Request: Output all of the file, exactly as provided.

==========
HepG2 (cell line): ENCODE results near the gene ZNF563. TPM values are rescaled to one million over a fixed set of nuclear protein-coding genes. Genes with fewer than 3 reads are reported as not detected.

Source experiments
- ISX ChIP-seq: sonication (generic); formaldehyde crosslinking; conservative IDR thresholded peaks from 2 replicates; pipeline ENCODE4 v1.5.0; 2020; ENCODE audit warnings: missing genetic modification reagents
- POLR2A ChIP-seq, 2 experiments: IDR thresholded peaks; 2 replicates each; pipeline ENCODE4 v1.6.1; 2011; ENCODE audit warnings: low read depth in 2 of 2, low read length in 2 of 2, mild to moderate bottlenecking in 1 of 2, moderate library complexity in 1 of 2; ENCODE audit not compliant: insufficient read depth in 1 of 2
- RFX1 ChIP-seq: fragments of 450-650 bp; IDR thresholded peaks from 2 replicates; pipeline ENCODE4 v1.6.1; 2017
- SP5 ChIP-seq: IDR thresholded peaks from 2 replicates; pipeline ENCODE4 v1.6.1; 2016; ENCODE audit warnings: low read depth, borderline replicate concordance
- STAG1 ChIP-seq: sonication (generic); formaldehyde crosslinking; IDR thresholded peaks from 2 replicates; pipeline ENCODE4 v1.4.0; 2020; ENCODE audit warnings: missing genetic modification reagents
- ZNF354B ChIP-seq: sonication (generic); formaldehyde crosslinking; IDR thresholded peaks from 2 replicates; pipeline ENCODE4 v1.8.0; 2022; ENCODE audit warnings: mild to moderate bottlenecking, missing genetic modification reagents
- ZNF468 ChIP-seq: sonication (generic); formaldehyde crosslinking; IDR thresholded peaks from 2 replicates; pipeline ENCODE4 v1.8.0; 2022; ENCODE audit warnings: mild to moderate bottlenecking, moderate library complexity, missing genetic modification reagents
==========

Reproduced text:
HepG2 (cell line): ENCODE results near the gene ZNF563. TPM values are rescaled to one million over a fixed set of nuclear protein-coding genes. Genes with fewer than 3 reads are reported as not detected.

Source experiments
- ISX ChIP-seq: sonication (generic); formaldehyde crosslinking; conservative IDR thresholded peaks from 2 replicates; pipeline ENCODE4 v1.5.0; 2020; ENCODE audit warnings: missing genetic modification reagents
- POLR2A ChIP-seq, 2 experiments: IDR thresholded peaks; 2 replicates each; pipeline ENCODE4 v1.6.1; 2011; ENCODE audit warnings: low read depth in 2 of 2, low read length in 2 of 2, mild to moderate bottlenecking in 1 of 2, moderate library complexity in 1 of 2; ENCODE audit not compliant: insufficient read depth in 1 of 2
- RFX1 ChIP-seq: fragments of 450-650 bp; IDR thresholded peaks from 2 replicates; pipeline ENCODE4 v1.6.1; 2017
- SP5 ChIP-seq: IDR thresholded peaks from 2 replicates; pipeline ENCODE4 v1.6.1; 2016; ENCODE audit warnings: low read depth, borderline replicate concordance
- STAG1 ChIP-seq: sonication (generic); formaldehyde crosslinking; IDR thresholded peaks from 2 replicates; pipeline ENCODE4 v1.4.0; 2020; ENCODE audit warnings: missing genetic modification reagents
- ZNF354B ChIP-seq: sonication (generic); formaldehyde crosslinking; IDR thresholded peaks from 2 replicates; pipeline ENCODE4 v1.8.0; 2022; ENCODE audit warnings: mild to moderate bottlenecking, missing genetic modification reagents
- ZNF468 ChIP-seq: sonication (generic); formaldehyde crosslinking; IDR thresholded peaks from 2 replicates; pipeline ENCODE4 v1.8.0; 2022; ENCODE audit warnings: mild to moderate bottlenecking, moderate library complexity, missing genetic modification reagents